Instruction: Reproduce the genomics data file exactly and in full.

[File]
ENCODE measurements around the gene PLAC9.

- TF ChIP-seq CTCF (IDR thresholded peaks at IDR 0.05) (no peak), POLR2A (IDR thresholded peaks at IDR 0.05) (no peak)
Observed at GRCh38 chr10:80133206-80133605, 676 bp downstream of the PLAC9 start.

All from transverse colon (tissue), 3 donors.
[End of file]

ENCODE measurements around the gene PLAC9.

- TF ChIP-seq CTCF (IDR thresholded peaks at IDR 0.05) (no peak), POLR2A (IDR thresholded peaks at IDR 0.05) (no peak)
Observed at GRCh38 chr10:80133206-80133605, 676 bp downstream of the PLAC9 start.

All from transverse colon (tissue), 3 donors.